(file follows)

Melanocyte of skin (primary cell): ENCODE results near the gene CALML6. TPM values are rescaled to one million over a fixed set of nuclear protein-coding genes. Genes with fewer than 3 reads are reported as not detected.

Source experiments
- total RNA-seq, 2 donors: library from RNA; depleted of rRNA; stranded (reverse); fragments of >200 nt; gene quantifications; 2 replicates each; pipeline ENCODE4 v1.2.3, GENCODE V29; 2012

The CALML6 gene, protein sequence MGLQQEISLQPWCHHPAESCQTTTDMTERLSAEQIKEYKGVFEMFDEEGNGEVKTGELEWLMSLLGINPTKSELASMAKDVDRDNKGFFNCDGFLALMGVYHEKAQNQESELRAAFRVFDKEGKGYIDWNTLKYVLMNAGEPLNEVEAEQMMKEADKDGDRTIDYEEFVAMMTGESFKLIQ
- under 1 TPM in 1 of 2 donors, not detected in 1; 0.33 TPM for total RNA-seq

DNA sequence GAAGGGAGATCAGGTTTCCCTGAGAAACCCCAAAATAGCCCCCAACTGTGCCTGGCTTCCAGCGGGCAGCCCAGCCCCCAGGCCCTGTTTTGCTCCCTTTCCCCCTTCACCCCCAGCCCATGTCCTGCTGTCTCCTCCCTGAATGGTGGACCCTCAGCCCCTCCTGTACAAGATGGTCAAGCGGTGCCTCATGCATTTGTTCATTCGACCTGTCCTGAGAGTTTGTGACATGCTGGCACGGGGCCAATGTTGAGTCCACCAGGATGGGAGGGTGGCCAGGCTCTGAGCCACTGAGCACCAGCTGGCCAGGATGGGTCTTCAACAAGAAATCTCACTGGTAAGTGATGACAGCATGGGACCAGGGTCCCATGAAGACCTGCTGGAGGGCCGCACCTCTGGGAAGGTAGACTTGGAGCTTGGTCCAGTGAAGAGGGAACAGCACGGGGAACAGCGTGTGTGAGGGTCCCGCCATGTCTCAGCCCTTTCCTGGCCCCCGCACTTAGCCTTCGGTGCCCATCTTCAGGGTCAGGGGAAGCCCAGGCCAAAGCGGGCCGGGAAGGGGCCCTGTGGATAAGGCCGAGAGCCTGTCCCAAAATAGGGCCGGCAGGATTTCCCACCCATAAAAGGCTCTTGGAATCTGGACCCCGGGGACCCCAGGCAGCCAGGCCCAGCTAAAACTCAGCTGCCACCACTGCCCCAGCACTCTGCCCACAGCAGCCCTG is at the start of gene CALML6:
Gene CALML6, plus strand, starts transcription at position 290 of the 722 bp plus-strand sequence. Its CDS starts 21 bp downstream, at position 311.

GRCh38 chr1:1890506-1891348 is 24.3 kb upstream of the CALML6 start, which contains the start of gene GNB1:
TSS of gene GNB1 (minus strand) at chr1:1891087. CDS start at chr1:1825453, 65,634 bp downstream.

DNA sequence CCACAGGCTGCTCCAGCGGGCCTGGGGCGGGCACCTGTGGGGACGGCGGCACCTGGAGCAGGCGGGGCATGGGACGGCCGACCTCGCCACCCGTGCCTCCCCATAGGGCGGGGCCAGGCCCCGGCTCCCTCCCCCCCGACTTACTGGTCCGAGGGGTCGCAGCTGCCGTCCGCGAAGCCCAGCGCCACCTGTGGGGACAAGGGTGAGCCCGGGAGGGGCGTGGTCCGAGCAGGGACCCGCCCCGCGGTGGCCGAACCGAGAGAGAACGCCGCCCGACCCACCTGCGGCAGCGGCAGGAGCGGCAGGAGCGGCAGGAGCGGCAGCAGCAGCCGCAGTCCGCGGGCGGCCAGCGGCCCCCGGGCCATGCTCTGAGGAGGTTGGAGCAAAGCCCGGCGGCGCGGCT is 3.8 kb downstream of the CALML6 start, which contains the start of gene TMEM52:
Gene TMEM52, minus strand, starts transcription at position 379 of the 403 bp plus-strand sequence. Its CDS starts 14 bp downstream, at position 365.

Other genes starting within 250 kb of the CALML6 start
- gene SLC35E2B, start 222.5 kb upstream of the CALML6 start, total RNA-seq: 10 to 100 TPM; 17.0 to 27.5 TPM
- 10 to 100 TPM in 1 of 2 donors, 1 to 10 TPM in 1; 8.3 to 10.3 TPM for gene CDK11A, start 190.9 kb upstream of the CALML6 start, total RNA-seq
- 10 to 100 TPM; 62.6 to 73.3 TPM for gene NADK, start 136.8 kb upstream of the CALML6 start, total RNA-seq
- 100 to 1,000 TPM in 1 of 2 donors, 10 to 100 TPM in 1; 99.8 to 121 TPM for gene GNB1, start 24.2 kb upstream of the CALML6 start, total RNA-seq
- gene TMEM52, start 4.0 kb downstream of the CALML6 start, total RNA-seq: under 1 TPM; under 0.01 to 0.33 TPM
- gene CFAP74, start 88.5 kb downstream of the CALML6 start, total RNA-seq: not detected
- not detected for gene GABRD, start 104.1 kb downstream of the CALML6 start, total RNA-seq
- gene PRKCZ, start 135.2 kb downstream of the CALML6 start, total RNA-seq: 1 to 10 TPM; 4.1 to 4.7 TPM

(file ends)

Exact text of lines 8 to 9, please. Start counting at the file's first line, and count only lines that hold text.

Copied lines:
GRCh38 chr1:1890506-1891348 is 24.3 kb upstream of the CALML6 start, which contains the start of gene GNB1:
TSS of gene GNB1 (minus strand) at chr1:1891087. CDS start at chr1:1825453, 65,634 bp downstream.